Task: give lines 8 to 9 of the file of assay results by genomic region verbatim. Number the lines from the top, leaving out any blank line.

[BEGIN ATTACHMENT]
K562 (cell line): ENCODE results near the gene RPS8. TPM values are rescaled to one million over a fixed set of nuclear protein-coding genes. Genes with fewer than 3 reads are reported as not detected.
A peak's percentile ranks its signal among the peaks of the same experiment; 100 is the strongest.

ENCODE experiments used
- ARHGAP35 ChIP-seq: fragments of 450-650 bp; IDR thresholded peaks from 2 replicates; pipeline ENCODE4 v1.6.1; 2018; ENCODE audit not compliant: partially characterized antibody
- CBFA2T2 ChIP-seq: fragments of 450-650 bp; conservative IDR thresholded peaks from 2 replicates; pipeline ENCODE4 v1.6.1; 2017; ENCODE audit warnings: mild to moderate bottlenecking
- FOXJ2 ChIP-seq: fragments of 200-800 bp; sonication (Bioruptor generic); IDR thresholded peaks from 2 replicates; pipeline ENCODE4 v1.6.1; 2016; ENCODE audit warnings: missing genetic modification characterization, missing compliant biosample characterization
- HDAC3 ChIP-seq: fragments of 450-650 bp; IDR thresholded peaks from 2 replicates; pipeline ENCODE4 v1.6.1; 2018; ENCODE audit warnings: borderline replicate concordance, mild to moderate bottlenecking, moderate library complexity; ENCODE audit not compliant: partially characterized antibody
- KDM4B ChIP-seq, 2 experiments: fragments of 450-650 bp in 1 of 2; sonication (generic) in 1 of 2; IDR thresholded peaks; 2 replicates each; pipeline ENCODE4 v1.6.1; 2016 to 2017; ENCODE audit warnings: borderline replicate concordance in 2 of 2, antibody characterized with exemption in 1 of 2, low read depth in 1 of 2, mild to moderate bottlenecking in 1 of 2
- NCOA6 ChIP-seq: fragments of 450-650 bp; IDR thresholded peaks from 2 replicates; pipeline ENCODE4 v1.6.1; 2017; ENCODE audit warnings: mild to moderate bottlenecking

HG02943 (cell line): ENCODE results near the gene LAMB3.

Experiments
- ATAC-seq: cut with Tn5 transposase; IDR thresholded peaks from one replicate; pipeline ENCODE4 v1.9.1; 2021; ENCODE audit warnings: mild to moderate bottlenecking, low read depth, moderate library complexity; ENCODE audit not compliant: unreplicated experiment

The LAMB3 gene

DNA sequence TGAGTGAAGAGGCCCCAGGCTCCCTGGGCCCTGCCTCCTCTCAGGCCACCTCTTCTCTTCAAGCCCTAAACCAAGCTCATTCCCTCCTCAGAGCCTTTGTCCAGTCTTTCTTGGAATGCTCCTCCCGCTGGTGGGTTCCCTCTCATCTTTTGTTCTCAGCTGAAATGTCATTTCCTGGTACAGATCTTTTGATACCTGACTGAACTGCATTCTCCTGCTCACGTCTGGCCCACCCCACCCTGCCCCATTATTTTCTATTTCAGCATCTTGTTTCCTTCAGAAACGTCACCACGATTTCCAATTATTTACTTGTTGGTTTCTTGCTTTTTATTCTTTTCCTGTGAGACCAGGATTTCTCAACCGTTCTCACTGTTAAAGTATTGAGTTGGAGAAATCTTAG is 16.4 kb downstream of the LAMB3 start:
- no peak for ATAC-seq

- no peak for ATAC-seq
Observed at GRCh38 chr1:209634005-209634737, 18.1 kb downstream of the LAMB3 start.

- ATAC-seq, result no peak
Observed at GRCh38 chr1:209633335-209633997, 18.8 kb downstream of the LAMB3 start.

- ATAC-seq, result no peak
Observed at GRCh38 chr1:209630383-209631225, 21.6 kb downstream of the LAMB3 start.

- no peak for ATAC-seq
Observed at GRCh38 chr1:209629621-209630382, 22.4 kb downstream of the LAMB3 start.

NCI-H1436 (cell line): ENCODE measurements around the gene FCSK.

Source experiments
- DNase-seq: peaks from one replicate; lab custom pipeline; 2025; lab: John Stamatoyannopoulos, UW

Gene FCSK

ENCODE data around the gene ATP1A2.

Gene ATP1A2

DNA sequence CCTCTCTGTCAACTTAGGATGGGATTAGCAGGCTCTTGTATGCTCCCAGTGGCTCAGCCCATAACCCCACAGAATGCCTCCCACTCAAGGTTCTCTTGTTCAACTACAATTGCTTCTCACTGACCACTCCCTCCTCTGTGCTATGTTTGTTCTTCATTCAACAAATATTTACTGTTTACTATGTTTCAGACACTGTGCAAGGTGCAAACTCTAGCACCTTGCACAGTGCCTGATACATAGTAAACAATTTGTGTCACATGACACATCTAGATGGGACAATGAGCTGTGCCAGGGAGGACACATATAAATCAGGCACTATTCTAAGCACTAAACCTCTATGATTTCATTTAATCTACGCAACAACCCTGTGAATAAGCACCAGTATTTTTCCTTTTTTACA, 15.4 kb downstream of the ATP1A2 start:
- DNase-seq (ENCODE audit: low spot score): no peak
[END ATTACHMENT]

- KDM4B ChIP-seq, 2 experiments: fragments of 450-650 bp in 1 of 2; sonication (generic) in 1 of 2; IDR thresholded peaks; 2 replicates each; pipeline ENCODE4 v1.6.1; 2016 to 2017; ENCODE audit warnings: borderline replicate concordance in 2 of 2, antibody characterized with exemption in 1 of 2, low read depth in 1 of 2, mild to moderate bottlenecking in 1 of 2
- NCOA6 ChIP-seq: fragments of 450-650 bp; IDR thresholded peaks from 2 replicates; pipeline ENCODE4 v1.6.1; 2017; ENCODE audit warnings: mild to moderate bottlenecking